While it’s undoubted that beneficial genetic alterations and mutations do occur, it hasn’t been demonstrated they can occur with sufficient frequency to provide the basis of evolution. It remains an assertion, an article of faith. Furthermore, there’s now much greater appreciation that the changes necessary for major alterations in form, such as the production of a new species, or for changes in an organ or an appendage, are dependant upon the ability of genetic mutations to generate new bio-molecular systems within the cell. No new systems have ever been shown to arise from such mutations.
Michael Behe has attempted to research whether beneficial mutations are able to provide a basis for evolutionarily significant change. In his most recent book, The Edge of Evolution, Behe attempts to discern the kind of changes at the sub-cellular level which can be caused by mutation. He looks in particular at drug resistance in one of the best understood, most rapidly reproducing organisms with huge population potential that is known to science, the malarial bacterium. In this study, Behe looked at the mutations which have given rise to resistance to the anti-malarial drug, chloroquine, and the frequency at which these mutations have occurred. It seems as though just two separate DNA mutations are required to give rise to this resistance, yet it’s happened less than 10 times since the drug was released around 50 years ago. Behe estimates it has needed a malarial population of about 100 million trillion to achieve it - 1020 bacterial cells; that is, one followed by twenty zeros, an extremely large population.
He then turns his attention to the much smaller population of primates in the ancestral line that has led to the human species during the last ten million years. He calculates this as just one trillion individuals (1012). Assuming that the rate of mutation in the human line is the same as that in malaria, two beneficial mutations, the equivalent to that needed for resistance to chloroquine, would not yet have occurred. It would require another one hundred million lots of ten million years to achieve the necessary population of 1020 – another thousand trillion years! As Behe points out, this is far longer than the age of the universe (13.7 billion years). Behe says that “it’s reasonable to conclude the following: no mutation that is of the same complexity as chloroquine resistance in malaria arose by Darwinian evolution in the line leading to humans in the past ten million years.” (Italics his.) Yet Darwinian evolution requires far more complex combinations of mutations than this. Behe comments that a genetic change twice as complex as that required for chloroquine resistance is beyond what is naturally possible, even for a fast-reproducing organism like malaria - that it’s beyond the edge of evolution. For long-lived species or those with low population levels, significant evolutionary changes will be far more difficult than for the malaria parasite. Hence, it’s not unreasonable to conclude that evolution requires something more for its explanation than the mechanism proposed by Darwinism.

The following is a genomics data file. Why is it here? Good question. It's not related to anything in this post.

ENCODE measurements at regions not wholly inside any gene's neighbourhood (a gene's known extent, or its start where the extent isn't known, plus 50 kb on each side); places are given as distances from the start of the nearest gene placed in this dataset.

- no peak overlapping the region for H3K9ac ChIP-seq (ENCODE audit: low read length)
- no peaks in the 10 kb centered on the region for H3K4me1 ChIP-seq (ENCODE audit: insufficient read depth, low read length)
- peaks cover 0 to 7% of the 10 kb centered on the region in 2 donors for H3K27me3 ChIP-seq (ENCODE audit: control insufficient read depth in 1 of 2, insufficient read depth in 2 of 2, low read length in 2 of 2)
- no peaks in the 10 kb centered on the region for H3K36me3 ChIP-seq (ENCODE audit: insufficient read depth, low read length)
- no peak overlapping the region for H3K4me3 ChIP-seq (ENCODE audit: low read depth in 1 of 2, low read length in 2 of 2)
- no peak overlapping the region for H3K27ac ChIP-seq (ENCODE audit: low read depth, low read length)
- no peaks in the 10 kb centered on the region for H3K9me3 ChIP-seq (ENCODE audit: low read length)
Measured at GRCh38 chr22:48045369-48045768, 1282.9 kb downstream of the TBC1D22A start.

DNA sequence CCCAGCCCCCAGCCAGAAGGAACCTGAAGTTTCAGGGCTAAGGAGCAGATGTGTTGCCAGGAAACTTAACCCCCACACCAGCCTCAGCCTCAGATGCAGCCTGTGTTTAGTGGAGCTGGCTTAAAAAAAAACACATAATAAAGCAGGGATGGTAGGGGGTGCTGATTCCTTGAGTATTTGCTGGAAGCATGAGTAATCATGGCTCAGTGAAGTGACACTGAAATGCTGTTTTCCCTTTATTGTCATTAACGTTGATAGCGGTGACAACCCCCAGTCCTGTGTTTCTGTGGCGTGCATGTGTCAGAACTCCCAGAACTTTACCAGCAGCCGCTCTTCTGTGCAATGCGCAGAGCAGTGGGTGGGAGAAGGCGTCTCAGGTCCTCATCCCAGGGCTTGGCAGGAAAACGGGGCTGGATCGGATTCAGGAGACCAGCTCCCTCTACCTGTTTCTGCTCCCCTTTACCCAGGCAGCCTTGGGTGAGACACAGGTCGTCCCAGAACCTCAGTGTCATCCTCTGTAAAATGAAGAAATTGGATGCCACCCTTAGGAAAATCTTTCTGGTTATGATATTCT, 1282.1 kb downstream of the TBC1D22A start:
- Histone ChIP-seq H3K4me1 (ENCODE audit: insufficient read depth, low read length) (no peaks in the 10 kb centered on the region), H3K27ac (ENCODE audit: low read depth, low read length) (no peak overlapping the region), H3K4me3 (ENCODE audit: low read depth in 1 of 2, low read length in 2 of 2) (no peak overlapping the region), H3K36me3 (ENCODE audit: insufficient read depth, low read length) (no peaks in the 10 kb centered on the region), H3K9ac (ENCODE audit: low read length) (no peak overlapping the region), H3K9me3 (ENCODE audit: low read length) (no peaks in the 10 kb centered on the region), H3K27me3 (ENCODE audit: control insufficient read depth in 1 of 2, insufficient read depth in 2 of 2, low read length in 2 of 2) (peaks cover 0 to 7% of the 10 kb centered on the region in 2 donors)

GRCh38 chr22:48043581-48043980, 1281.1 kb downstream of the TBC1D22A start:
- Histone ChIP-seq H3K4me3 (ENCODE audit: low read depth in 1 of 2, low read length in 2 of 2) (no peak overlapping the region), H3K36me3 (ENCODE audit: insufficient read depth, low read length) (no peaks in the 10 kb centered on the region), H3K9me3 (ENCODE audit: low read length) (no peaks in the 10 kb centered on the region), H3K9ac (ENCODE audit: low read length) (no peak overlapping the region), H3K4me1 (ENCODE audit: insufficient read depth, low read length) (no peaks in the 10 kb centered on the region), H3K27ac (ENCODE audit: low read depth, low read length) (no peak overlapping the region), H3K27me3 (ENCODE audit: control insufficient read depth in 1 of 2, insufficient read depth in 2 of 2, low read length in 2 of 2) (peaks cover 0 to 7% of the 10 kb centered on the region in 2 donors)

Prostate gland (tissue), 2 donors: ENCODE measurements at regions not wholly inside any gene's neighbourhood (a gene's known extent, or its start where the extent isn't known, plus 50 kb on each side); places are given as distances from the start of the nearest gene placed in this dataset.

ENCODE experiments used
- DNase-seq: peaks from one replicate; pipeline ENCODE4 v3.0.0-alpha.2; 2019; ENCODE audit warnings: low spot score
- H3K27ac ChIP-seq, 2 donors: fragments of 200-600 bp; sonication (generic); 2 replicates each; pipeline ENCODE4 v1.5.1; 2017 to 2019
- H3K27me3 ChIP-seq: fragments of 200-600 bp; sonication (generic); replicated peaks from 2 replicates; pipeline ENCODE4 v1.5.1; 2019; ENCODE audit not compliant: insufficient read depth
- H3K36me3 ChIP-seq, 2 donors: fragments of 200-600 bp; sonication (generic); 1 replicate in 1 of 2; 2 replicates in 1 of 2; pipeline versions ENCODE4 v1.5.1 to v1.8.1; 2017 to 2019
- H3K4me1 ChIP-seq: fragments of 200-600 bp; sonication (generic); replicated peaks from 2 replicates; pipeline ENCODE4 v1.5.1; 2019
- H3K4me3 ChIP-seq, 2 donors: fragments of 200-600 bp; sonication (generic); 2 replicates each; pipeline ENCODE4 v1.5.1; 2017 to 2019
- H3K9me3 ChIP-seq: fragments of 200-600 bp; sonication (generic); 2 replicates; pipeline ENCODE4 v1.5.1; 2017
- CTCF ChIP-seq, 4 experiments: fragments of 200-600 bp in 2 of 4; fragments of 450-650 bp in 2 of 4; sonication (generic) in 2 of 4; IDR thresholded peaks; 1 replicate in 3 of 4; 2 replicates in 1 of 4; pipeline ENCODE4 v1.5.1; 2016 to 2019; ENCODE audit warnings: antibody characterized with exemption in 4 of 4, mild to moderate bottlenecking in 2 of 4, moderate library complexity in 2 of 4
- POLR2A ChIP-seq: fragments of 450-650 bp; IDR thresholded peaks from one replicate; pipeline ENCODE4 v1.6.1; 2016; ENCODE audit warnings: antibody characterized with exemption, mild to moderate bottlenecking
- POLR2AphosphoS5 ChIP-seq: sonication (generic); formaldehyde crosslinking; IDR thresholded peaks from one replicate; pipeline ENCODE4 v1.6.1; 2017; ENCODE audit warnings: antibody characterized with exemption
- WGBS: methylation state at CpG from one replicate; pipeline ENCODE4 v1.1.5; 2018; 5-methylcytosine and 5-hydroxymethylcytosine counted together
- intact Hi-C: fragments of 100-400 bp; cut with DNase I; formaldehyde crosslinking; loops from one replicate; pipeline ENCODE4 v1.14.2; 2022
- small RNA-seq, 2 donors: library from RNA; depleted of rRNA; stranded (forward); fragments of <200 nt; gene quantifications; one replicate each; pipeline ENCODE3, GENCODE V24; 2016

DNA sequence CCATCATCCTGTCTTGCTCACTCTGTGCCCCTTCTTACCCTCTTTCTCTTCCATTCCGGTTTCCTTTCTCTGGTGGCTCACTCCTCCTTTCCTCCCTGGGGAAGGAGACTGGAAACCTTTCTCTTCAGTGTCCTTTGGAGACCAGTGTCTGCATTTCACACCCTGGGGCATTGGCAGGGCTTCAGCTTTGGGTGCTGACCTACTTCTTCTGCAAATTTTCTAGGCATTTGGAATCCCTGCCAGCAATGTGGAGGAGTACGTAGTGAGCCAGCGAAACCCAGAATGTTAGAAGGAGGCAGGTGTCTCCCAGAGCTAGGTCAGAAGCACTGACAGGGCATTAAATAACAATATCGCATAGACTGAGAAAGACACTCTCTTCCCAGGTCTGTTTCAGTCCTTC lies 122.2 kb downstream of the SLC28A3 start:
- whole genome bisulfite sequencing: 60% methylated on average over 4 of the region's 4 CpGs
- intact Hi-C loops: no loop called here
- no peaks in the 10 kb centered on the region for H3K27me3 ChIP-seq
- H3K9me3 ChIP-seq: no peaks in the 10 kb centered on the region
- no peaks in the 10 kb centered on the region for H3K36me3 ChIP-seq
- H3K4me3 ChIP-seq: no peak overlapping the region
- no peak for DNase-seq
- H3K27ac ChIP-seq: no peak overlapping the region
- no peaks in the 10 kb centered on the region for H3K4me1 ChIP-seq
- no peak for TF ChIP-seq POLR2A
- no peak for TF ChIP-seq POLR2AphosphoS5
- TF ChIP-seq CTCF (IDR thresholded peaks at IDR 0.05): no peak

The same conclusion is drawn by David Swift, in Evolution under the microscope, a broad and penetrating study of cell mechanisms and processes, and their implications for evolution. He quotes Dawkins and others who argue that the steps up Mount Improbable can be made as small as the evolutionist needs them to be. However this is totally fallacious at the biochemical level, because significant advances require both new genes and their control mechanisms, not just simple mutations. Swift says, “In conclusion, the smallest step by which substantial increase in biological complexity could arise entails at least one new functioning macro-molecule, but there is no way in which it might arise. Even more confounding from an evolutionary perspective is that any realistic advance almost certainly entails multiple genes – and that makes the whole idea totally untenable. In short, the fundamental evolutionary principle of incremental progress fails completely at the level of molecular biology.” (My italics.)